If you live in a semi-detached or terrace house you share a wall (or walls) with your neighbour - this is known as the party wall. It separates buildings belonging to different owners.
Where a wall separates two different size buildings, the only part that is used by both properties is considered to be a party wall. The rest belongs to the person on whose land it stands.
You must get your neighbour's agreement before you can start any building work such as:
Damp proofing works
Some internal refurbishment
In some cases, excavating or constructing foundations for a new building within three or six metres of neighbouring properties will also need written agreement.
The Party Wall Act
Since the Party Wall etc Act 1996 came into force, homeowners in England and Wales have a procedure to follow when building work involves a party wall or party fence wall.
The Act is designed to minimise disputes by making sure property owners use a surveyor to determine the time and way in which work is carried out. You can use an agreed surveyor to act for both property owners should problems arise.
The Act allows you to carry out work on - or next to - a shared wall. At the same time protecting the interests of anyone else who might be affected by that work.
What doesn't the Act cover
The Act doesn't cover everyday minor jobs that don't affect the neighbours' half of a party wall including:
Screwing in wall units or shelving
Adding or replacing some recessed electrical wiring or sockets
Replastering your walls.
What is covered by the Act?
There are some things that you can only do to a party wall with the written agreement of the adjoining owner including:
Cutting into a wall to take the bearing of a beam, for example for a loft conversion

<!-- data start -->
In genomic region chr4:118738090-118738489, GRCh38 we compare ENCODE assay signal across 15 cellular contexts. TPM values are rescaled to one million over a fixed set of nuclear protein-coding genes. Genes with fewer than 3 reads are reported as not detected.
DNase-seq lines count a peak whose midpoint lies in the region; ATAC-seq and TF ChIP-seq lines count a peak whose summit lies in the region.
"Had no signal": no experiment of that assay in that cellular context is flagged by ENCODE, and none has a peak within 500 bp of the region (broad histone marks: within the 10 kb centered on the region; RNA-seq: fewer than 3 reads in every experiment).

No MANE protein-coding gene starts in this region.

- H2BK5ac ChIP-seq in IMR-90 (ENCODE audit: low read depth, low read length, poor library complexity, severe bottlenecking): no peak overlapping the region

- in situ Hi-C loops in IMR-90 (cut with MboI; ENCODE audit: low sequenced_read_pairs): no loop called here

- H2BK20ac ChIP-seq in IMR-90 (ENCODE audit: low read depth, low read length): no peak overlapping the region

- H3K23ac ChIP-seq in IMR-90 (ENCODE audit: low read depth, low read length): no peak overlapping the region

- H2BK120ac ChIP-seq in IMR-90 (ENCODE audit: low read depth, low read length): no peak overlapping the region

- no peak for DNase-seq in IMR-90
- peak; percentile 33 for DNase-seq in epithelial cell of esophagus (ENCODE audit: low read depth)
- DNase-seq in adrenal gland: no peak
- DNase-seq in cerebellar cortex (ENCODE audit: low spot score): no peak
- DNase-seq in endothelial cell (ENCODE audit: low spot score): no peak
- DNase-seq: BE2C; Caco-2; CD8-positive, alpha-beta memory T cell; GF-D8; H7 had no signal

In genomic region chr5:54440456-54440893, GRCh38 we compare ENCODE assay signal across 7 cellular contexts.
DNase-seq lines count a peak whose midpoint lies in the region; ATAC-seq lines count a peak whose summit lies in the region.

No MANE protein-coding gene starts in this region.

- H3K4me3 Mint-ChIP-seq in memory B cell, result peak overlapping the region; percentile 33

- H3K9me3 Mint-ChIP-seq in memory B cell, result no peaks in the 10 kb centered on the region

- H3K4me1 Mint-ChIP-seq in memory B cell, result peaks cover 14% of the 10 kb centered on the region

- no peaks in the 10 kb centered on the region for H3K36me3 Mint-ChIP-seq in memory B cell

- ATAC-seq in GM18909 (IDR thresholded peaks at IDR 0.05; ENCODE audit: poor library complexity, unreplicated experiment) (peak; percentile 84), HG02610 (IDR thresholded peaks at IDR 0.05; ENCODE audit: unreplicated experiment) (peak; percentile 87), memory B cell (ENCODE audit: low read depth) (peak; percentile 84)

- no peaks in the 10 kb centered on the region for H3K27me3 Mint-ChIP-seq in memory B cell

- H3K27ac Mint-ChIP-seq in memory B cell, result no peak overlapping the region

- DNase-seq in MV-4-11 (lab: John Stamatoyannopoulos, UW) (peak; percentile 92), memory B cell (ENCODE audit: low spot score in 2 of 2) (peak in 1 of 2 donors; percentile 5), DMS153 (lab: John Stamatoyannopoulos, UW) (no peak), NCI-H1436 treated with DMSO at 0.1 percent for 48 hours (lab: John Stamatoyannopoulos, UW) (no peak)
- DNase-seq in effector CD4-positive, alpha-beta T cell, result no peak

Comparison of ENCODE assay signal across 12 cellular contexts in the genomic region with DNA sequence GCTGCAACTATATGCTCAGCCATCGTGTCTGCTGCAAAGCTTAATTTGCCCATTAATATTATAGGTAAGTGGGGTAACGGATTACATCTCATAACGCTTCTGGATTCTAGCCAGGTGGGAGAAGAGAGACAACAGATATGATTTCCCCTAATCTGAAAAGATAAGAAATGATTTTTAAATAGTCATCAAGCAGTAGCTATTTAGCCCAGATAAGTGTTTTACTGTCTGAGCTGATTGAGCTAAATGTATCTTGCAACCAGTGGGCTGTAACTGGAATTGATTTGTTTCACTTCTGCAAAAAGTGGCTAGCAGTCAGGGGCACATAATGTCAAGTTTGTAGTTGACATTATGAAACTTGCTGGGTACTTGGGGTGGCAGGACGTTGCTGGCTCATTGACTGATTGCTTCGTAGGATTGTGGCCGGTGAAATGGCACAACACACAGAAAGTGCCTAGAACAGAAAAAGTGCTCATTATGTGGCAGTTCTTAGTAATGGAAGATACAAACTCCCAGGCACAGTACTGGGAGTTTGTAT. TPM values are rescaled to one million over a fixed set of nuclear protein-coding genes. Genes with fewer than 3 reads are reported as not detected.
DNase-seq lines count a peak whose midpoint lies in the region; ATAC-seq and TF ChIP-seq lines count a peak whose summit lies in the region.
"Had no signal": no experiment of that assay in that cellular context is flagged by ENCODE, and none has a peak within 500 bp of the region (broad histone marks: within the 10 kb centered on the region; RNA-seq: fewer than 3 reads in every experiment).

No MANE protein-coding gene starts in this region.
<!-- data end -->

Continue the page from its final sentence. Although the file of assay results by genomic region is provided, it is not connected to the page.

Inserting a damp proof course all the way through a wall
Raising the whole party wall and, if necessary, cutting off any objects stopping this from happening
Demolishing and rebuilding the party wall
Underpinning the whole or part of a wall
Protecting adjoining walls by cutting a flashing into an adjoining building
Building a new wall on the line of junction between two properties
Excavating foundations within three metres of an adjoining structure and lower than its foundations
Excavating foundations within six metres of an adjoining structure and below a line drawn down at 45o from the bottom of its foundations.
What do I do next?
If you intend to do any of these things, you must give written notice to your neighbours at least two months before starting any party wall works. Or one month for 'line of junction' or excavation works.
If a tenant or leaseholder is in the building next door, you will need to notify the landlord in addition to the person(s) living in the property, that you want to carry out building work to the party wall.
Where there is more than one owner of the property or more than one adjoining property, you must also let them know.